by John Bucher (@johnkbucher)
Good stories are like puzzles that the audience gets to put together both individually and collectively. Some pieces require a bit more searching when looking for where they fit into the whole. These pieces often offer the biggest emotional rewards for the audience as well. Taking a common object or image in a film and giving it subtext or additional layered meaning communicates to your audience on a level that pre-dates verbal language. There’s a universality to the use of symbols. In short, they make your story stronger. Here are four commonly used symbols and a look at the way they get used in film and television.
CLOCKS AND WATCHES
Clocks and watches are physical symbols of time. They can take on nuanced meaning about wasted time, lost time, remaining time, or even personal reflection, depending on the narrative elements surrounding the symbol. Stephen Strange sees his prized watch broken near the beginning of the story, symbolizing both the way his life has just changed in relation to his broken body, as well as the time he has wasted in the past in Dr. Strange. In Pulp Fiction, a wrist watch is also used, but to much different effect. The watch delivered to young Butch by Captain Koons symbolizes the endearing love passed from one generation to the next but also the courage to withstand living nightmares – something the captain had to endure to get the watch to Butch. But the watch is also a symbol of the tenacity Butch will now need for the journey he is about to embark on. The film is ripe with other symbols, not the least of which is a brief case with mysterious golden contents. Clocks and watches are used throughout Hugo to take on a variety of different meanings while a watch is used in the dramatic conclusion of Schindler’s List to symbolize the value of human lives.
In the fields of mythology and depth psychology, glass often symbolizes that which is invisible – the divine, the soul, and those things that are clearly present but unable to be seen directly. In Silence of the Lambs, the glass that separates Clarice Starling and Hannibal Lechter symbolizes the invisible issues inside Clarice that separate her from the ugly truth. In a sense, two sides of herself are having a difficult conversation throughout the film with this safety glass to separate them. It is only after Lechter is no longer behind the glass and in the world she inhabits that she is able to solve her case and find freedom from her inner demons.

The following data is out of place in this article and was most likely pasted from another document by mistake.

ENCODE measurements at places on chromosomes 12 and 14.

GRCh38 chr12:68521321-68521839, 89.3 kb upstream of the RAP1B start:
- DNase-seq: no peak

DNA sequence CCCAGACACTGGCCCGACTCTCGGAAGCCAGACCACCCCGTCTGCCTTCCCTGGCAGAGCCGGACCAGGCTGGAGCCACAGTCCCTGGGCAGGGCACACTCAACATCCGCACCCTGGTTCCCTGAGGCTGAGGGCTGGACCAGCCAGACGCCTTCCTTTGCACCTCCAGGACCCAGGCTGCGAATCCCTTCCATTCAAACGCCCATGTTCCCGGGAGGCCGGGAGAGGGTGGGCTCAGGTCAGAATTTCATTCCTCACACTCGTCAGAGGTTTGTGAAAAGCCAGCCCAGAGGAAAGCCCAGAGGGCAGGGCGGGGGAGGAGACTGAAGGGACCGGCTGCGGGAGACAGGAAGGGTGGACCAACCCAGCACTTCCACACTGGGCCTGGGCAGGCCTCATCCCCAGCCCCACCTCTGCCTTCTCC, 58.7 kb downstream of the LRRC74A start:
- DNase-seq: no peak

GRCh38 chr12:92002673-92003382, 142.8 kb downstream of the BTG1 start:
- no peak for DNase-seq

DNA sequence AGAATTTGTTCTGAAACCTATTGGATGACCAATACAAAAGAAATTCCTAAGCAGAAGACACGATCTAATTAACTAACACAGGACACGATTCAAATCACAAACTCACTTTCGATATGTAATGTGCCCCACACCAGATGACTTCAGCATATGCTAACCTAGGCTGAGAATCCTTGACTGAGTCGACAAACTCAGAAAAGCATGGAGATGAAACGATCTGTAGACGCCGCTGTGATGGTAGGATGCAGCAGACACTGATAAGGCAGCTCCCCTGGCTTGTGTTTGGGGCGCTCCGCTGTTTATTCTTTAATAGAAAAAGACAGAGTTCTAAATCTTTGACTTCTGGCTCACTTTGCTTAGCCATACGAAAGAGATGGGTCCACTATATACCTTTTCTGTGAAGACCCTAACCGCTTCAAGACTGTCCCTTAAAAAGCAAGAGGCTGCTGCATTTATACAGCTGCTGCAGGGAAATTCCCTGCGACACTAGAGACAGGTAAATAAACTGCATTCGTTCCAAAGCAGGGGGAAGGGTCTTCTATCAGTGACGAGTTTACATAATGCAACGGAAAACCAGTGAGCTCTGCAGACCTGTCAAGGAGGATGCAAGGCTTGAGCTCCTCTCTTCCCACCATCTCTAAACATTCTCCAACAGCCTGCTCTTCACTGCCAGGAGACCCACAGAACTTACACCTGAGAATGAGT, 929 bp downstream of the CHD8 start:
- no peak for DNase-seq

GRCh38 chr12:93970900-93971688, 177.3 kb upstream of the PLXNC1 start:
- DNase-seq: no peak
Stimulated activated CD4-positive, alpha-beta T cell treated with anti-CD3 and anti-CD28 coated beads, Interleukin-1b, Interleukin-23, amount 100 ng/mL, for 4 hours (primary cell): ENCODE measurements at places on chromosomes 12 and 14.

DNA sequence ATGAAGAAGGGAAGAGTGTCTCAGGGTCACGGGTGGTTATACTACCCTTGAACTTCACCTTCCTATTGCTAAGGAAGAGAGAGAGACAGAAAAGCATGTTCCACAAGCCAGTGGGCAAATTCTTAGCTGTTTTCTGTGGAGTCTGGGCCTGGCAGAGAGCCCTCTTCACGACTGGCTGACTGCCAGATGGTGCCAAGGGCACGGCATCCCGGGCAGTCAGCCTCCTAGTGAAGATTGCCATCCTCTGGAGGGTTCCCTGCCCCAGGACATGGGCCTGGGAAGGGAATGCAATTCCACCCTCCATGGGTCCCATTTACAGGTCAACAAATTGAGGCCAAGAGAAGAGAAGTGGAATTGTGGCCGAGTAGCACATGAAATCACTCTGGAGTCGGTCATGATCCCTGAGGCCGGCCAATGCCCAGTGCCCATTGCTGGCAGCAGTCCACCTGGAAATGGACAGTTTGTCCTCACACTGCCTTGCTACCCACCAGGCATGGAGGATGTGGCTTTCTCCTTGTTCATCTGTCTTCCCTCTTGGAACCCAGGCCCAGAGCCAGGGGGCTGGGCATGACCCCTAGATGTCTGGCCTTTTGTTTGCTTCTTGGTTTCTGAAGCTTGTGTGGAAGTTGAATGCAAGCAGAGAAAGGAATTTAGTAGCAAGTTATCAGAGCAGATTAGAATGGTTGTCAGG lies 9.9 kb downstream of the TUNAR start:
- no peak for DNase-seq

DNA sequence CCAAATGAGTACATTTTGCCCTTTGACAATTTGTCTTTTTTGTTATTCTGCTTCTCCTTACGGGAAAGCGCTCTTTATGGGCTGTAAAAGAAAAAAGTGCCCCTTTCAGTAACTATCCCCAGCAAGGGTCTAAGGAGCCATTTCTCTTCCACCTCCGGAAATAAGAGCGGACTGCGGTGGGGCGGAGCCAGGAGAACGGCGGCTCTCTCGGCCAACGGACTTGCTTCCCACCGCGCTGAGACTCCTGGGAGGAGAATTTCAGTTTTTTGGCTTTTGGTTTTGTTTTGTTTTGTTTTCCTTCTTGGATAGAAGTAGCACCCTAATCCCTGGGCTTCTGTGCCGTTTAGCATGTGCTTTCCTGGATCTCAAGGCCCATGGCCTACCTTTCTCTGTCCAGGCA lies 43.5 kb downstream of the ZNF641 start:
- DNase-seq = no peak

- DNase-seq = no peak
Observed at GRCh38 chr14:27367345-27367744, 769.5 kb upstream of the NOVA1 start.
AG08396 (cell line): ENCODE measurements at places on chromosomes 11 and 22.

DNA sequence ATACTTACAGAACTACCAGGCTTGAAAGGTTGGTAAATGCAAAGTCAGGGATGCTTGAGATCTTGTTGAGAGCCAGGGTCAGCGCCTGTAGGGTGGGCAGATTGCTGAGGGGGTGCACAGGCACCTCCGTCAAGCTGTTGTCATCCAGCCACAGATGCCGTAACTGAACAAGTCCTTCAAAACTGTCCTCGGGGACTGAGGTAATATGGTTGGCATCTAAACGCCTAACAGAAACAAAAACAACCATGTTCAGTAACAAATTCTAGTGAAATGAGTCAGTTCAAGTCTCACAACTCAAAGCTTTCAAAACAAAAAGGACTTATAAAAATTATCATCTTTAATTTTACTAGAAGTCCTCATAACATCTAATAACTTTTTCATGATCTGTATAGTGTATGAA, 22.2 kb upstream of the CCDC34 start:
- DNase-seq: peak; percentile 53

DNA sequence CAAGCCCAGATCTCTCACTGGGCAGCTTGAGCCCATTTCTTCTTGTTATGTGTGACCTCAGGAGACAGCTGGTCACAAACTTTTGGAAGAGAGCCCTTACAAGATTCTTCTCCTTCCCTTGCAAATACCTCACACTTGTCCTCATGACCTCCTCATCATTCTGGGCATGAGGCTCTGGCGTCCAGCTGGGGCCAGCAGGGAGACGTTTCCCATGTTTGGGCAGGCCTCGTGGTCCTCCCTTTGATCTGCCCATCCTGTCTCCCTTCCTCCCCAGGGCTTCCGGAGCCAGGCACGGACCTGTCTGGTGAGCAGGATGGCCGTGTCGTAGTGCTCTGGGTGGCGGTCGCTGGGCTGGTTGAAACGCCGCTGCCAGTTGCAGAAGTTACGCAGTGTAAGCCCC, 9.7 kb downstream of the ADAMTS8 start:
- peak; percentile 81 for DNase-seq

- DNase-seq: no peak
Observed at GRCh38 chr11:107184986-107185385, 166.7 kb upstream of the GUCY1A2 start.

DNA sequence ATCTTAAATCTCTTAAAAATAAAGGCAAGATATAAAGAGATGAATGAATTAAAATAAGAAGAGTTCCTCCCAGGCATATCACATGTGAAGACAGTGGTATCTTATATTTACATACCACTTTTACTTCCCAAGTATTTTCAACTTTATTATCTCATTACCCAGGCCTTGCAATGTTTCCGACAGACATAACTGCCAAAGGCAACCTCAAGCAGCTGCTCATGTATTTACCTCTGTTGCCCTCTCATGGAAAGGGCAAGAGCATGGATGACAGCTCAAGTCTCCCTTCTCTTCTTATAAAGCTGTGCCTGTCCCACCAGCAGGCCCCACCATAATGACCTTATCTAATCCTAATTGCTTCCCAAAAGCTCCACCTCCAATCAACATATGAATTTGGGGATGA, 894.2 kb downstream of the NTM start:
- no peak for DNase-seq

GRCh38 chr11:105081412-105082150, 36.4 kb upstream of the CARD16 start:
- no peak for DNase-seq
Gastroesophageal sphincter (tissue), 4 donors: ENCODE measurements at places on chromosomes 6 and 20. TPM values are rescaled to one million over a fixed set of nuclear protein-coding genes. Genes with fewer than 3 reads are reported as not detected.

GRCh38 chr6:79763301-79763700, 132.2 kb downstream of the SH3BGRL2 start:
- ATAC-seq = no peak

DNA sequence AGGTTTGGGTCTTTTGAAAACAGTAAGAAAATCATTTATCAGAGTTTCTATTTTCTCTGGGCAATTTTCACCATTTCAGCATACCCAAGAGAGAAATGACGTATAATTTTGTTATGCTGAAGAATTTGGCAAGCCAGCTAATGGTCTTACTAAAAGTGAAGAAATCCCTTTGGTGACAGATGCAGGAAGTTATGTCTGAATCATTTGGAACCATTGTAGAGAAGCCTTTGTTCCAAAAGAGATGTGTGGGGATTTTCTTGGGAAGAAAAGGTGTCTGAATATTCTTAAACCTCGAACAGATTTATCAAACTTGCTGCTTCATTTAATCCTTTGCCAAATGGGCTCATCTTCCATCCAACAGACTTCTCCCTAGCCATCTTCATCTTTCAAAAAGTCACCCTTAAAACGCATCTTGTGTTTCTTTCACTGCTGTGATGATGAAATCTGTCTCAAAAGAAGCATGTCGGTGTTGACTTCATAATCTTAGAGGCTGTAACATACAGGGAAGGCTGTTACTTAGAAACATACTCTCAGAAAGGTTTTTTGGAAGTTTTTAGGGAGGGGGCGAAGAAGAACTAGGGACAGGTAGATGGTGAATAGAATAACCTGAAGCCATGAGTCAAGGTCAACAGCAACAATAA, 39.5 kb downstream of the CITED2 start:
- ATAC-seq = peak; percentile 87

Windows, in general, leverage the same sort of barrier between ourselves and the outside world. If we are standing outside already, they provide a portal that allows us a peek at the inside – all concepts rich in symbolic possibility. Mirrors are another type of glass, of course. They allow us to see ourselves as we truly are. They can also symbolize our most narcissistic side. Fairy tales often use mirrors as symbols as in Snow White and more broadly, glass in general, as with the slipper in Cinderella.
Perhaps the most ancient and common symbol, water represents cleansing, purification, movement, the unconscious, and a host of other interpretations. We see it used symbolically as rain, rivers, showers and baths, fountains, waterfalls, and even tears. In the opening image of Election, we see a water sprinkler dispersing its contents in a robotic, monotonous fashion. It is a wonderful symbol of the life our characters are now experiencing – uneventful, the same every morning, directional, and seemingly without variety. In Cast Away, the ocean symbolizes both the greatest challenge as well as the greatest opportunity our protagonist has. It is his torture as well as his salvation. In Indiana Jones and the Last Crusade, our protagonist pours symbolic water on his father’s wound, which heals him. It also represents the healing in the relationship between the two characters.
If water is not the oldest symbol, that title would certainly go to animals. Throughout myths, fables, and folk tales, animals have represented every possible human emotion, condition, and basic characteristic. Nothing represents the human personality quite like an animal can. There is enough separation between ourselves and animals to remove the initial prejudices we hold. We can often see things portrayed between animals that we might not recognize among people.
The cat that the protagonist chases throughout Inside Llewyn Davis symbolizes his dreams and fleeting career. The moment he is able to grasp the cat, it quickly escapes and runs away. The geese above his pond are what initially send Tony Soprano to therapy in The Sopranos. The therapist helps him to recognize they symbolize the potential loss of his family and his control over his own life. There’s a symbolic deer in Stand By Me and another in The Leftovers. And who could forget the symbol of the horse’s head in The Godfather?
While these are but a few examples, symbols surround us every day. We look for them even when we don’t realize it. Looking for them as we go about our jobs and lives actually serves as a way to exercise your storytelling muscles. Symbols provide depth to our journey. They give life meaning. Their power in our lives make them equally powerful in our stories.
John Bucher is a writer, speaker, and story consultant based out of Los Angeles. He is the author of several books including The Inside Out Story and Master of the Cinematic Universe: The Secret Code to Writing in the New World of Media. He has written for entities ranging from HBO to U.S. Ambassadors. He teaches at The LA Film Studies Center and has conducted story seminars on five continents. He can be reached on Twitter @johnkbucher and through his site, tellingabetterstory.com.